Reagan Colyer, MSU News Service
May 19, 2023
BOZEMAN – Research from a Montana State University alumna published recently in the journal Physiological Entomology could have tangible impact for Montana agricultural producers who deal with perennial damage from wheat stem sawflies.
Laissa Cavallini, who completed her master’s degree in entomology in spring 2022, worked alongside professor David Weaver and department head Bob Peterson in the Department of Land Resources and Environmental Sciences in MSU’s College of Agriculture. The project examined two species of parasitic wasps that act as biocontrols for wheat stem sawfly. Cavallini explored the nutritional needs of those wasps to explore ways of boosting their effectiveness as biocontrols — a pest management tactic that involves using one organism to manage another.
The insects, called Bracon cephi and Bracon lissogaster, are small orange wasps that can detect the presence of wheat stem sawfly larvae inside a wheat stem. They then inject a paralyzing toxin into the sawfly larvae before laying their own eggs. When the wasp eggs hatch, the immature wasps kill and consume the immobilized sawfly.
B. lissogaster, a small wasp species that acts as a natural biocontrol to wheat stem sawfly, was the subject of a recent publication by MSU alumna Laissa Cavallini. Photo by Robert Peterson.
“Something interesting about these parasitoids and about wheat stem sawfly itself is that the organisms are all native,” said Cavallini, who completed her undergraduate work in her home country of Brazil before joining Weaver’s lab in 2018 as a graduate student. “What’s more, these two species are the only ones known to parasitize the wheat stem sawfly.”
That unique relationship means that B. cephi and B. lissogaster are naturally suited to act as biocontrols for wheat stem sawflies but are limited by a short lifespan in wheat fields. Cavallini’s work examined the nutritional needs of the parasitic wasps to see if their diet could increase their lifespan and potentially make them more effective management tools.
“I thought it was a nice opportunity to work with parasitoids and look into controlling insect pests in a way that’s less harmful to the environment,” said Cavallini. “We already knew that some parasitoids were able to feed on nectar, but we didn’t have a lot of information in the beginning. We saw an opportunity to see if that was the same here in Montana.”
Because Montana has a dry, arid climate, Cavallini said, it was necessary to identify whether the wasps could readily access plant nectar as a food and water source. Depending on the type of plant, a lack of water could mean the nectar forms crystals that are difficult to consume or, most often, the nectar is stored in a part of the plant that the small insects can’t easily reach. Cavallini built on research done by a previous graduate student, Dayane Reis, to determine whether ingesting sugar had an impact on the wasps’ lifespan. The insects were fed sucrose, the same type of sugar that they would get from plant nectar.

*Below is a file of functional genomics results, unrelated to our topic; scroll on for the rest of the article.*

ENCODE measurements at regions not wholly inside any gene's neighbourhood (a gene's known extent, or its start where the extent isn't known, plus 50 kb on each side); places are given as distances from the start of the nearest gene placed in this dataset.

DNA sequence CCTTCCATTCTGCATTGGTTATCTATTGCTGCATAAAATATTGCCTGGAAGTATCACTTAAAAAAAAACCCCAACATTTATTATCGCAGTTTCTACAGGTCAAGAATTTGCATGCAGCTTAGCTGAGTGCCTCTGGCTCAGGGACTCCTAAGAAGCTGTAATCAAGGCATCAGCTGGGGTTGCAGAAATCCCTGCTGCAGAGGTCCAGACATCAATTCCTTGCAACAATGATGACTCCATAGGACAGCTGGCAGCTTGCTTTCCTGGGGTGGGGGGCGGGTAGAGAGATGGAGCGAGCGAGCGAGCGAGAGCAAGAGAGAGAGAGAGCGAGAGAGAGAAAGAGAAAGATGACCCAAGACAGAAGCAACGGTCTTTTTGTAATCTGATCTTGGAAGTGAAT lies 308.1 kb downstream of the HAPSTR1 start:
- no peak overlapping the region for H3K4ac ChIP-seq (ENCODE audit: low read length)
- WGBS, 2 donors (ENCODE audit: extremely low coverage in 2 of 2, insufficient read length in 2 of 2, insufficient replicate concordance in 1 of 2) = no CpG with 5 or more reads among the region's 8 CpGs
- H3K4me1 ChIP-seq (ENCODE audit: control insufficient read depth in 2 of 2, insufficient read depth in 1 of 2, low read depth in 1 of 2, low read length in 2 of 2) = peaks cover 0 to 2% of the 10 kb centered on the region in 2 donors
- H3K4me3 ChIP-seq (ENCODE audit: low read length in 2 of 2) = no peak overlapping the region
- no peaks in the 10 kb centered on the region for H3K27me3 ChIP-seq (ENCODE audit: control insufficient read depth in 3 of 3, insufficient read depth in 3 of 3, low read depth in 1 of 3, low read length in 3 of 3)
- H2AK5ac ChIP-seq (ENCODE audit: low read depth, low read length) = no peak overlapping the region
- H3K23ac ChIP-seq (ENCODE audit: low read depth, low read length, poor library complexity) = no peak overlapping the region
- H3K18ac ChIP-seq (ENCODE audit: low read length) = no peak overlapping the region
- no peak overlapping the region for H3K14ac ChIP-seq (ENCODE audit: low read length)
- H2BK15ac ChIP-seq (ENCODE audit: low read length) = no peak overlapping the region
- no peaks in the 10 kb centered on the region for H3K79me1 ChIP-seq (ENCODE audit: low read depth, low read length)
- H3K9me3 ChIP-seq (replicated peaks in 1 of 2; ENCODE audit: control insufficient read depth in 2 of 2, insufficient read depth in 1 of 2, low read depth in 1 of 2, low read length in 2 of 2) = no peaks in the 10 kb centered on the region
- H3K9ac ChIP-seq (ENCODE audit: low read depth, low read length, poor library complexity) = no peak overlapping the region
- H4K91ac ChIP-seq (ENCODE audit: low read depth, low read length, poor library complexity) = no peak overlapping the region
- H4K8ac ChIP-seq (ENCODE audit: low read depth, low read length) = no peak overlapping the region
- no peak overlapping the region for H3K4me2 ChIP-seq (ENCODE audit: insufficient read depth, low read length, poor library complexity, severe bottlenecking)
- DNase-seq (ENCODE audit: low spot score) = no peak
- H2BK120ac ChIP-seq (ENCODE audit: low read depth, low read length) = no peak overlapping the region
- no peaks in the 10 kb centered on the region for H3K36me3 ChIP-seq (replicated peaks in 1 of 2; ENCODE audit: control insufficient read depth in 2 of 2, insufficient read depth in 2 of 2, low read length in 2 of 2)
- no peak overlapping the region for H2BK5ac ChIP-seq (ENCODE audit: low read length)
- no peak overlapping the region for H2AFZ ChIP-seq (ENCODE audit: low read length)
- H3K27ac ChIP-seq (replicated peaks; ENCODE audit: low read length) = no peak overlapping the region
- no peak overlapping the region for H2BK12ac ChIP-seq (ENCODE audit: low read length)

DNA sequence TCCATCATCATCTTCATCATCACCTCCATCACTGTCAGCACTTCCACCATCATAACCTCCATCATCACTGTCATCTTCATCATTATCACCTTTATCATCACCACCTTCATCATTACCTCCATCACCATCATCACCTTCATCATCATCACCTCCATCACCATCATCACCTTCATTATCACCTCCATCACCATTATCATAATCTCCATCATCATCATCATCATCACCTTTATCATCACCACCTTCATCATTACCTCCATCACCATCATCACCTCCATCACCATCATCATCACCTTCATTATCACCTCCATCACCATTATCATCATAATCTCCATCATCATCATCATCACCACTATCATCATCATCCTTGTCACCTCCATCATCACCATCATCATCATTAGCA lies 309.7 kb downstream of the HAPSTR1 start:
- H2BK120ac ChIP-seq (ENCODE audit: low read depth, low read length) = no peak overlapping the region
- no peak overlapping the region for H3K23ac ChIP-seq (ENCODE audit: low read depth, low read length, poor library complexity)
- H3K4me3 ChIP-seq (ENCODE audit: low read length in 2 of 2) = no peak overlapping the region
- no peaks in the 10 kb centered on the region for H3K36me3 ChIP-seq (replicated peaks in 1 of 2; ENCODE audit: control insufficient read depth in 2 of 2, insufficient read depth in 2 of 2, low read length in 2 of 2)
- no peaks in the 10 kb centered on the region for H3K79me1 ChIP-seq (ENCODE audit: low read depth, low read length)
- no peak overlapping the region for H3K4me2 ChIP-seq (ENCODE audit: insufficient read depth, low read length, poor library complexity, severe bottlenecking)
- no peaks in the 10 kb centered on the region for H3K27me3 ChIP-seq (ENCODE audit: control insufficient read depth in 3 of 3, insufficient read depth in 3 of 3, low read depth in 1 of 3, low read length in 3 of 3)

“We noticed that sugars helped them a lot,” Cavallini said. “They need this resource. Feeding on water, they would live for two to five days, and feeding on sugar, some of them lived for 60 days or longer.”
It was an important finding, Cavallini said, and it confirmed the hypothesis that nectar could make a large difference in the effectiveness of the parasitoids as biocontrols. But the team still had to gauge whether the wasps could access plant nectar on or near agricultural fields, so they next investigated whether the lab findings could be replicated in an agricultural setting and explored crops that could serve as a source of nectar.
Cowpea, a pulse crop that produces extrafloral nectar, could be a viable food source for two species of wasps that act as natural biocontrols for wheat stem sawflies.
Ultimately, the team identified cowpea as a potential partner crop to serve as a food source for the two parasitoid species. A type of pulse crop, cowpea was appealing for several reasons. It produces extrafloral nectar, meaning its nectar is more easily accessible for insects like B. cephi and B. lissogaster, providing an ideal food source to help them live longer and work more effectively in wheat stem sawfly management. Additionally, heat and drought tolerant cowpea also provides many of the same benefits as other pulse crops, like peas and lentils. It fixes nitrogen in soil, reducing the need for nitrogen fertilizer, and it helps to prevent erosion and maintain soil moisture, making it a good candidate as a rotational crop in years when a field may otherwise be left fallow, said Cavallini.
“Another important part of this research is that we don’t have cowpea being widely grown in Montana,” she said. “We didn’t know if the parasitoids, which are native, would be attracted to it. But we found that they were able to perceive odors from cowpea plants and move to feed on the extrafloral nectar.”
Because the experiments with cowpea were done in a lab, Cavallini said field tests are needed to determine if those results can be replicated on a farm. She added that incorporating this biocontrol could be effective alongside the development of solid-stemmed wheat varieties that are more difficult for sawflies to burrow into. As Cavallini moves on to a doctoral program at North Carolina State University, she hopes future graduate students at MSU will continue those explorations.
“Altogether, this research has the potential to have important impacts on how wheat stem sawfly is managed in Montana,” Cavallini said.
David Weaver, Department of Land Resources and Environmental Sciences, firstname.lastname@example.org or 406-994-7608
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